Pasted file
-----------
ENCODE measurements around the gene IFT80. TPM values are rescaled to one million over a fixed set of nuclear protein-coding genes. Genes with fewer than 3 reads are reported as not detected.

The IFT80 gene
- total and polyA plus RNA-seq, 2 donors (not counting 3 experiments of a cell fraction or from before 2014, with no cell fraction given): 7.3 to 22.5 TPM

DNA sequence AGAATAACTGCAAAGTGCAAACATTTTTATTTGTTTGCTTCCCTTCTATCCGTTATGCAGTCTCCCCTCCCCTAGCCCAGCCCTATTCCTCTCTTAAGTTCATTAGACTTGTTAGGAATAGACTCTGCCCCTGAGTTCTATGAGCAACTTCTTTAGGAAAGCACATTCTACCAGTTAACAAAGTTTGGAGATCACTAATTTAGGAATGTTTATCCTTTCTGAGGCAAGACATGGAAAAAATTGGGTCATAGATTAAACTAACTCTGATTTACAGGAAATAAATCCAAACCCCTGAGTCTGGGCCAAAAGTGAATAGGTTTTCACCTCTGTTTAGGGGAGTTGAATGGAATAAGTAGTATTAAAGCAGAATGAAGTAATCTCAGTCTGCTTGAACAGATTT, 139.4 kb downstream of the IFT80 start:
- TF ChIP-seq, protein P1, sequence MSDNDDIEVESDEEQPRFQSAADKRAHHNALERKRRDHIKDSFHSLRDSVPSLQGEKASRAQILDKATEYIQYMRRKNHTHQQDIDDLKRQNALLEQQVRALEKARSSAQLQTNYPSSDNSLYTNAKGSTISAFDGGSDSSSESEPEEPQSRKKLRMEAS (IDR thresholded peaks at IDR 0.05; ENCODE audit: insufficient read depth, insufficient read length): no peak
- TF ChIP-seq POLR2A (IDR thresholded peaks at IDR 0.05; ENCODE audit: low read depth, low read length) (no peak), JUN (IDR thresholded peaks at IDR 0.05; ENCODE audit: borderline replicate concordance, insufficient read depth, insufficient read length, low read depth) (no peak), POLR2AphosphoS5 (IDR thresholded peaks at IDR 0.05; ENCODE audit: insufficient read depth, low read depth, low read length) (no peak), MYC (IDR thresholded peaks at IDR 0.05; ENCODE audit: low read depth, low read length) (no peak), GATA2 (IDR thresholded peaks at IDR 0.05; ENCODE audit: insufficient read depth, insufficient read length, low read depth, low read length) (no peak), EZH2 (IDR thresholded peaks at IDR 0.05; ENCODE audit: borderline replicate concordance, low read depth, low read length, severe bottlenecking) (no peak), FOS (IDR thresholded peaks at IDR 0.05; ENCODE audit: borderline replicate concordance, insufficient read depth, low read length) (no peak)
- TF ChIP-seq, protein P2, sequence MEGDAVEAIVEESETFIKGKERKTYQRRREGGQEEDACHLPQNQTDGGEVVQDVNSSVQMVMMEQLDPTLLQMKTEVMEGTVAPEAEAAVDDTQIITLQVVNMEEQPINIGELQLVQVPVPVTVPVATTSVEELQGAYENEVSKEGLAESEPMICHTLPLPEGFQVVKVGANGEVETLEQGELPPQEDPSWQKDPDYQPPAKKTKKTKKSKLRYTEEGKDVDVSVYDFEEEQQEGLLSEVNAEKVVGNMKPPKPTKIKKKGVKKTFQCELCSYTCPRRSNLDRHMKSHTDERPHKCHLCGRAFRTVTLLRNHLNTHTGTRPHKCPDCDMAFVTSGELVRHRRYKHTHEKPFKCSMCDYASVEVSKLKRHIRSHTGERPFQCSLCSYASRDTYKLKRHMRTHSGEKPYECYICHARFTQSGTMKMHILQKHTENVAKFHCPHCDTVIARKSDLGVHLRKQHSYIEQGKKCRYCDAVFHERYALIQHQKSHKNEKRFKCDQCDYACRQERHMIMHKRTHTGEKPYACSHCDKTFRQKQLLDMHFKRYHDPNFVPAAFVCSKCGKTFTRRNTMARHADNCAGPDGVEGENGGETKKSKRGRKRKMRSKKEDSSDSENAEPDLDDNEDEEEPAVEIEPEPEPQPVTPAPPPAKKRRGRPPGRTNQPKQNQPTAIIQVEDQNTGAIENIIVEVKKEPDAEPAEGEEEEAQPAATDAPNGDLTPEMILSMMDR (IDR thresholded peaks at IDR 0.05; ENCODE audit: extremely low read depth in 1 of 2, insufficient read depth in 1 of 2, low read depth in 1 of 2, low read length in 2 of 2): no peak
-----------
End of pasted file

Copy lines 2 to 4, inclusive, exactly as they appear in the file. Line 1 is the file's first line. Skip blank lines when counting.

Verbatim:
The IFT80 gene
- total and polyA plus RNA-seq, 2 donors (not counting 3 experiments of a cell fraction or from before 2014, with no cell fraction given): 7.3 to 22.5 TPM

DNA sequence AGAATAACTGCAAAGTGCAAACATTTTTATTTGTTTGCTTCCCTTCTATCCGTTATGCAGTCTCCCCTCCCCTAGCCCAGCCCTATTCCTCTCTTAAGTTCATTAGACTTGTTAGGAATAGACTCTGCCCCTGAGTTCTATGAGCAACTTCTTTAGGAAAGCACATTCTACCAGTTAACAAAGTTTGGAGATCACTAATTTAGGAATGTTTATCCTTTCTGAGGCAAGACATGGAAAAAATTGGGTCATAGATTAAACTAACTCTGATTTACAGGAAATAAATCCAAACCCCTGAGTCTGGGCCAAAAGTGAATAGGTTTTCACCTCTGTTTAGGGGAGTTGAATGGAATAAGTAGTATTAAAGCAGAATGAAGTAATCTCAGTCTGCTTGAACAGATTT, 139.4 kb downstream of the IFT80 start: